Lark Terry has a clean grasp on her business, which is making soap and other skin care products for both women and men.

Terry is the owner of Arrows and Oaks, a business that she operates completely from her small five acre ranch in Early, where she and her husband Aaron raise Nubian goats which provide the milk for her specialty soaps and other products. Terry makes a variety of soaps in the shop located in the back of her property. Each morning, she and Aaron get up and milk the goats, five of which are milking now, to obtain the main ingredient for most of her soaps.

The Terrys’ first foray into farming happened when some friends asked them to babysit their goat over the weekend. They were able to milk her and then they were hooked. They then purchased the first of their now 20 goats and started using the milk.

“We made mozzarella and Chevre, which is a spreadable goat cheese,” Terry explained.

Then, it was time to start making soap.

“It had always been something I wanted to try,” Terry said. And the rest, as they say, is history.

Each week, she makes about 240 bars of soap which she offers for sale at the Artisan Market, which is running every two weeks at 700 Main Street in Brownwood. The next market will be Saturday, Oct. 28 from 9 a.m. to noon.  

First they milk the goats, then the milk is frozen, then she adds the other ingredients such as essential oils like tallow, olive oil, caster oil, coconut oil and shea butter.

And she gets the shea butter straight from the villages in Ghana, Africa, delivered from her mother and father Sue and Danny Jaynes who also live in Early, when they return from Globelink mission trips there.

“It is so wonderful that we get the shea butter from Ghana,” Terry said. “It adds so much richness to our products.”

Sue Jaynes, Terry’s mother, helps with the soap making too and she swears by the shea butter.

“It is very moisturizing and healing,” Jaynes said, adding that globally, Ghana is the number one producer of shea butter.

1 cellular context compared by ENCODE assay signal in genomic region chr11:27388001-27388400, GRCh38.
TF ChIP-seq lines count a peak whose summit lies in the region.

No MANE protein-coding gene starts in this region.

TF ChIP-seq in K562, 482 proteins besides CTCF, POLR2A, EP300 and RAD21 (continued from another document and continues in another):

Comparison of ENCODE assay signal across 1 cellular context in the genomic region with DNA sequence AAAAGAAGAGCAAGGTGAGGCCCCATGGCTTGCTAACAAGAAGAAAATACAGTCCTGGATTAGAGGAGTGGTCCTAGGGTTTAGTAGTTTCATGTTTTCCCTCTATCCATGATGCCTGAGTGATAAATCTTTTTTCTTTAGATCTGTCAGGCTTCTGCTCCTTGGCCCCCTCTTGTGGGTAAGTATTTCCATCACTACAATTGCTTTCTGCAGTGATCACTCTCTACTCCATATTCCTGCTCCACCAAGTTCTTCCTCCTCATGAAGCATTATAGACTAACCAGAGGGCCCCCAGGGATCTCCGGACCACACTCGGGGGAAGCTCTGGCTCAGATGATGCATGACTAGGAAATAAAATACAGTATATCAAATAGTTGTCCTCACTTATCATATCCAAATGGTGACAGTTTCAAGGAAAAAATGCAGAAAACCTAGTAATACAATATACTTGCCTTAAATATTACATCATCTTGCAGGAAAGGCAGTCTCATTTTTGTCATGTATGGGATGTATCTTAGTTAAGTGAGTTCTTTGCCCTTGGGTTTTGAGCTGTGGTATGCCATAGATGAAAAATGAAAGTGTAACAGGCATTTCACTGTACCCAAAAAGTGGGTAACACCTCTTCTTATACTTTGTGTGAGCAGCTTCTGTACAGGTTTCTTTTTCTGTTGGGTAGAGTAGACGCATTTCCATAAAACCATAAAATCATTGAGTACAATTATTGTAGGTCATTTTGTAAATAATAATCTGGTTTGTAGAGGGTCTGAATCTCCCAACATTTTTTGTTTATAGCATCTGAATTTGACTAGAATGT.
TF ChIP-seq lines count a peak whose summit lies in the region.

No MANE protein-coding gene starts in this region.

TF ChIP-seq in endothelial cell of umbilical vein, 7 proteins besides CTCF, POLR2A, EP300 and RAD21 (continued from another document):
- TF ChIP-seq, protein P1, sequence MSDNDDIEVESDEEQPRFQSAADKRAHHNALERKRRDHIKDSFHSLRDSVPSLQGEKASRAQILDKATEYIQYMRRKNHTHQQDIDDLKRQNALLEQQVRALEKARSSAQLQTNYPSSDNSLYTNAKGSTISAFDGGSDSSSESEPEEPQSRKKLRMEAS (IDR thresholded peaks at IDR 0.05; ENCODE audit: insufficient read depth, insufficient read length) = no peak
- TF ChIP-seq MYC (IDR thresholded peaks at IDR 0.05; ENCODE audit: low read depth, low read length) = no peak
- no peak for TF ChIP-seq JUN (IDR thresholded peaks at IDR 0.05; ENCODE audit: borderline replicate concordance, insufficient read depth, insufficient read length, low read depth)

“It truly is some of the freshest shea butter available and when combined with our raw goat milk from the farm, we are able to produce incredibly luxurious and nutrient rich skin care options,” Terry said.

The soaps are delicious in their variety - meaning they smell good enough to eat in some cases - like Vanilla Sugar, Cinnamon Swirl, Pumpkin Spice, Apple Spice and Cafe Latte. Then there are those varieties that are all about skin care, like Charcoal Cheeks Botanical Face Bar, Nakid Oats and Nakid Shea soaps. She has also started making soaps from beer and wine.

“The wine is from the Spirit of Texas Winery in Early,” she said.

But soaps are not all Lark creates in her home studio. She also makes candles and skincare products. The skincare items are all natural and use rose water and argan oil. And then there are the gift sets - which offer a combination of all the products she makes.

How did the Terrys come to this part of the world? It has been about five years since they moved to their little “fixer upper” on Longhorn Drive. The couple married in 2007 after meeting at Indiana Wesleyan University. They had the first of their children a year later, followed by two more children before they moved to Texas. But first Lark, who had been raised in missions all over the world with her family, had to walk across the stage to graduate with her business degree - and she did. Her parents who were on a mission in Ghana, were able to Skype the event and watch her get her Bachelor’s degree in business.

“I was eight months pregnant, but I did it,” she recalled.

They moved to Early in 2012 and shortly after, Aaron got a job teaching music at Woodland Heights Elementary. Meanwhile, he still wanted to get a farm started.

“I always wanted to do that,” he said. “I was reading books about it and everything before we ever did it.”

And now they have goats, chickens and Guinea pigs on the property. The Terrys, who have four children, ranging in age from 3 to 9 years old, say their small farm is a work in progress.

And the dream is coming true and Lark is continuing to expand her business.

She not only sells products at the Artisan Market in Brownwood but also at the Artisan Guild in Goldthwaite.

“This whole thing grew out of my husband’s desire to have a farm,” Lark said.